http://oldmaproom.aki.gs/m03a_coastline/m03a_daiba/daiba.htm

The Tire Park

Tokyo’s Nishirokugo Koen, better known as Tire Koen, is about the most unusual park I’ve ever seen. Most of the equipment is built out of old tires, and there are Godzillas, rocket ships, and giant robots.





Getting there: Tire Koen is Ota Ward, almost in Kawasaki. It’s about 10 minutes’ walk from Kamata Station on the JR Keihin Tohoku Line. Go out of the West Exit, and turn left. Walk south, going past a Tokyu Store on the left, and then a 7-11 and McDonald’s on the right. Walk south about ten minutes keeping the tracks on your left, and you’ll come to park.
Address: 2-1-1 Kamata Honmachi, Ota-ku. Tel. 03-5713-1118

Website: http://www.city.ota.tokyo.jp/midokoro/park/nishirokkugou_taiya_kouen/index.html (Japanese only)

Kobudo at Meiji Shrine Culture Day Festival

Every year on November third, thousands of martial artists gather on the grounds of the Meiji Shrine in Tokyo to give demonstrations of their techniques. There’s karate, aikido, kyudo, and jujutsu, but also some very unusual arts such as yabusame (horseback archery), and nawa-jutsu (rope fighting). The day culminates with a demonstration of samurai firearms called hinawaju.
If you like photography, you’re sure to get some great shots of martial artists in action.

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By the way, the guy getting flipped over his opponent’s back with a steel chain around his neck just rolled out of it, completely unhurt.

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Here are some other photos of the festival:
http://qjphotos.wordpress.com/2008/09/13/horseback-archery/
http://qjphotos.wordpress.com/2008/09/03/nawajutsu/
http://qjphotos.wordpress.com/2008/11/16/kyudo-demonstration-at-the-meiji-shrine/
http://qjphotos.wordpress.com/2008/10/22/samurai-reenactors-2/

Salt and Tobacco Museum

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I was in Shibuya the other day, and happened to walk past the Tobacco and Salt Museum. I haven’t been there for years, and they were holding an interesting looking exhibition of paintings from the Edo Period, so I decided to check it out.
The paintings were gorgeous, and although it’s maybe too small to make a special trip for, if you happen to be in Shibuya before November 30, it’s only 300 yen and quite enjoyable.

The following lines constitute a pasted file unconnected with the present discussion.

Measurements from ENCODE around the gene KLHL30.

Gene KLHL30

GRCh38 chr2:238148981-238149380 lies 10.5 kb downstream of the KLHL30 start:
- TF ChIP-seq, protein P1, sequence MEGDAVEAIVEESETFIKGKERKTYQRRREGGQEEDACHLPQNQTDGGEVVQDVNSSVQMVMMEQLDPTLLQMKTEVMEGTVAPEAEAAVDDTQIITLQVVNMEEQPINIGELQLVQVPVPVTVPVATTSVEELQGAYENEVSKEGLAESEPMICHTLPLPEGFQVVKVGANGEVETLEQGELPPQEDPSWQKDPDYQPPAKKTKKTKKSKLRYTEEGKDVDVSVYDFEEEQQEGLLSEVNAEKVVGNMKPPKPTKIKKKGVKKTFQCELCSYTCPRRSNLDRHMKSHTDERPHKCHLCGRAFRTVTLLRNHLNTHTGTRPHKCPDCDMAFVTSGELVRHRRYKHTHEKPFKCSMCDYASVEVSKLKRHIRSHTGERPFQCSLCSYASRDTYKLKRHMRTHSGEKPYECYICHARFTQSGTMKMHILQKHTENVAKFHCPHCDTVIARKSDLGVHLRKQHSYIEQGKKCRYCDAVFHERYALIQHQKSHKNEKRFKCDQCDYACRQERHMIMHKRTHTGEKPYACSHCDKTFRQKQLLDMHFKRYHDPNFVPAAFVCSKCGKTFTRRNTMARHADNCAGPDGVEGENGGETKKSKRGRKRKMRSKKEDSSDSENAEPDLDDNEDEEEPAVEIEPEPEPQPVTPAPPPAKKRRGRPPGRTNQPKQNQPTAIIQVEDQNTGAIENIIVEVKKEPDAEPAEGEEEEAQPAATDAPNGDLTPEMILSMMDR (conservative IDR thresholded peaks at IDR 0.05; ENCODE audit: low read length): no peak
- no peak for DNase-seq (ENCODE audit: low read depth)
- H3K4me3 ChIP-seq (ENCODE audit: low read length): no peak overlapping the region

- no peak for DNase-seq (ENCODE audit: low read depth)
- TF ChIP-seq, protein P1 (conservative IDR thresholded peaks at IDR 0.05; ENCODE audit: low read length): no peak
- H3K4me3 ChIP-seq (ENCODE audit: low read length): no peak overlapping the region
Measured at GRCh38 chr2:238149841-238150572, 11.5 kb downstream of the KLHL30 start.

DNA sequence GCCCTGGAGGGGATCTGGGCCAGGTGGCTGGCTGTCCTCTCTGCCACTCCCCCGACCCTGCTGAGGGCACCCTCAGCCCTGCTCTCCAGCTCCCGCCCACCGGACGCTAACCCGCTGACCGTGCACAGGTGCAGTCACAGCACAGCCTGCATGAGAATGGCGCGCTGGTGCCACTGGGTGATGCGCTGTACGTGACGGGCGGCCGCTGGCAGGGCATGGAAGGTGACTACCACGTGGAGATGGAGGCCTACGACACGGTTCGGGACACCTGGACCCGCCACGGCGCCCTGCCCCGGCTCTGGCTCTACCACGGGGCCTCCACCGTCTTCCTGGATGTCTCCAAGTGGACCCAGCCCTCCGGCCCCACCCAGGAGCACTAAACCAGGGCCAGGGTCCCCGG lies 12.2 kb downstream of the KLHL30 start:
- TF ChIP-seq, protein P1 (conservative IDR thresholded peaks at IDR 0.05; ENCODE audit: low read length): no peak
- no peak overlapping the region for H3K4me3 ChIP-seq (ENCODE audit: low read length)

You can also see some of the pictures here. The site is in Japanese, but even if you can’t read, just click on the text immediately beneath the flash presentation: http://www.jti.co.jp/Culture/museum/tokubetu/0810_event/index.html

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The tobacco and salt museum is about Japan’s two of Japan’s most important commodities. This diorama shows a tobacco shop from the Edo Period.

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Japan doesn’t have natural salt deposits, so they had to get all their salt from the sea.

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A model ship made of salt.

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Old tobacco ads.

The tobacco museum’s website and contact information are here: http://www.jti.co.jp/Culture/museum/Welcome.html

Kyudo demonstration at the Meiji Shrine

The Culture Day (Nov. 3) Festival at the Meiji Shrine in Tokyo is something I look forward to every year. I’ve been four times, and still get excited about going because it’s so great for photography. I tried out the Jidai Matsuri in Asakusa last year, but a lot of the costumes were kind of cheesy, and it was so crowded it was hard to take photos.

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The festival starts at 9:00 in the morning, but the first big event is the kyuudo (Japanese archery) demonstration, which starts at 11:00.

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This old man seemed really shaky – except when he had a bow in his hands.

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Everyone was given a small cup of sacred sake after the ceremony.

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The hats are kind of funny, but the kimono are just gorgeous.

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There are more photos of this festival at:

http://qjphotos.wordpress.com/2008/09/03/nawajutsu/

http://qjphotos.wordpress.com/2008/10/22/samurai-reenactors-2/